Making Better Song Lyric Slides for Worship
By: Jason Moore and Len Wilson
There's nothing more tedious in media ministry than the weekly ritual of preparing song lyrics. Yet even this task that is normally given to newbie volunteers, or interns can become an important part of creative worship with a few simple rules.
1. Three to four and you'll score. One or six don't mix.
Try to keep your song lyrics slides to three to four lines per screen. If you have one or two lines, you'll turn the screen into a flipbook and create a guaranteed way for your congregation to miss half the words of the song while the operator has an ADD attack.
If you have five, six or more, you'll want to consider putting a number in the lower corner and designating someone to stand at the front and turn the screen over like a giant piece of paper, because that's what you're making it.
2. Look after widows and orphans in their distress.
Bet you didn't know there's a rule for song lyrics in the Bible. It's true. James 1:27 (NIV) says, "Religion that God our Father accepts as pure and faultless is this: to look after orphans and widows in their distress." You may have thought this is a call to moral purity. No, it's something much greater – don't put a single word on a separate line when preparing song lyrics!
"Widows and orphans" is a phrase in design circles that refers to those words or short phrases that are left abandoned by their surrounding paragraphs.
3. Build lyrics with some phrasing.
This is music, after all. Have you ever wondered about the best spot to insert a line break? Having musical experience helps. If you don't have a clue, go get a musician friend and ask them. Seeing the difference is easy on a famous hymn. It may not be so easy on new and obscure tunes, so pay close attention.
4. Avoid the matching game.
When thinking of images to put with song lyrics, one school of thought has said to illustrate the song. When the words don't make for good images, what do you do? The same school of thought says to go generic, such as clouds. That's boring, not to mention theologically questionable.
Instead, find a metaphorical image that matches the overall theme of the entire worship service. Use that image for the songs, which hopefully also match the theme of the entire worship service.
5. Lyrics are part of the image.
In spite of what your software might say, text is not foreground above a graphic background. It's all one image. Even with song lyrics. Why does this matter? If your mentality is that the image is just the background, then you'd have no problem letting type go where it has no business going.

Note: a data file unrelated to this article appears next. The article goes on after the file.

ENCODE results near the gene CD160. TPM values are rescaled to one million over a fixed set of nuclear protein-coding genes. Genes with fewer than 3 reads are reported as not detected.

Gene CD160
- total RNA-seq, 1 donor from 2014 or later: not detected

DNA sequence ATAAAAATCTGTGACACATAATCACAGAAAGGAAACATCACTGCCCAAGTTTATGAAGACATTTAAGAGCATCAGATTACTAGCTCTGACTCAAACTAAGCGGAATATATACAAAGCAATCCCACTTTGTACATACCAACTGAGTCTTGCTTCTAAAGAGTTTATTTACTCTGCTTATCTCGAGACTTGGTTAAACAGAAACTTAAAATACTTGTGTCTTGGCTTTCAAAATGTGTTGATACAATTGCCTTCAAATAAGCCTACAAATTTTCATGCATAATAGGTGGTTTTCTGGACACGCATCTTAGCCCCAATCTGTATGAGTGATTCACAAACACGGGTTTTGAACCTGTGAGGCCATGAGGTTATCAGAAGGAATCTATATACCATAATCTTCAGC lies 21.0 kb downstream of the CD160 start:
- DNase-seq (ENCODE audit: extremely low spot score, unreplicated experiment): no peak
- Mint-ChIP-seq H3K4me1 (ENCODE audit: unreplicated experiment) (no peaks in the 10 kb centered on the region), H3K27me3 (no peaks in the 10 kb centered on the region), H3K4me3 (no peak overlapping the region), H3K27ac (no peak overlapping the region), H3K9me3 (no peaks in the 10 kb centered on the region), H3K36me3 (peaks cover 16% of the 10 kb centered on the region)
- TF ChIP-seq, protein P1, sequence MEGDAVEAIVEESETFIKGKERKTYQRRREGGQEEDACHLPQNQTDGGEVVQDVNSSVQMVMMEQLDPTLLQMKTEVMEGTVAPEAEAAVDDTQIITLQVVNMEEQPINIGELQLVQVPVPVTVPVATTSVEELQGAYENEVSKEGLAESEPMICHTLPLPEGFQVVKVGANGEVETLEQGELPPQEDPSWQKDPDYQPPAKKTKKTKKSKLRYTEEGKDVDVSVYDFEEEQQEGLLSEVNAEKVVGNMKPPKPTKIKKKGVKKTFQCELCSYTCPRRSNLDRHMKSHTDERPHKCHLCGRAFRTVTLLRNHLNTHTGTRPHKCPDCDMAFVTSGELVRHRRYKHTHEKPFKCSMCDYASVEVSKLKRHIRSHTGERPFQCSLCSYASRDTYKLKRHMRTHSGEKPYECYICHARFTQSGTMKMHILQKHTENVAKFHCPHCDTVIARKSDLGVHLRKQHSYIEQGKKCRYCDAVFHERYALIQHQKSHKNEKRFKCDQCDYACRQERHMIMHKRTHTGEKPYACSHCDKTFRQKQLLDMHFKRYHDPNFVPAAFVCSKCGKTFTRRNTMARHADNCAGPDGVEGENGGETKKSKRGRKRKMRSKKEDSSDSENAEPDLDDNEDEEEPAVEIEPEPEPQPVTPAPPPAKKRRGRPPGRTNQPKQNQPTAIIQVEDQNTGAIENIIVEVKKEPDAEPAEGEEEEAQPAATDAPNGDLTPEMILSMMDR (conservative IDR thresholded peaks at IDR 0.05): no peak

Avoid covering up important elements in the graphic. Use your alignment tool to make the text wrap around the focal point, avoiding the top and bottom bars, so it becomes well-designed.
6. Be point size monogamous.
A common question is, "What point size should I make my song lyrics?" There's no wrong answer. Just pick one and stick with it. Don't give every slide its own unique type size, even if the amount of words on the screens varies.
And, don't worry if one screen, say a verse, has lots of text, while another, say a chorus, just has a little. It's okay to vary it.
Also make sure that whatever your point size is, it's readable for your sanctuary. Unfortunately, not every screen is appropriately sized for its sanctuary. It doesn't matter how cool it looks on your computer monitor if the people beyond row three can't read it.
7. It really is about the little old lady in the back.
If she can't see the words, then it doesn't matter if your last name is Scorcese. You're toast. Increase the visibility of the lyrics with such tricks as the use of strokes, outlines, and shadows.
Some worship presentation software applications have these features built in. Other do not, and that includes PowerPoint. So, if you need to, do these in a separate application such as Adobe Elements.
8. Every image has a perfect font (which probably isn't on your system yet).
Typically, a design has two fonts – a display or headline font, with lots of personality, and a copy or body font, which is a bit more buttoned-up. Most of the time, display fonts don't work very well as copy. The key is to figure out two fonts for every worship service, one of each type, that matches your theme.
Preparing song lyrics slides isn't just a job worthy of an intern. Everything on the screen in worship is important from a visual standpoint. If you can make song lyrics artistic, then you're well on your way to being a designer, and you'll make the sweet little old ladies of your church happy, too.
Jason Moore and Len Wilson are partners in Midnight Oil Productions, www.midnightoilproductions.com. Their goal is to further the vision of worship for the digital age through ideas, resources and seminars that work for churches.
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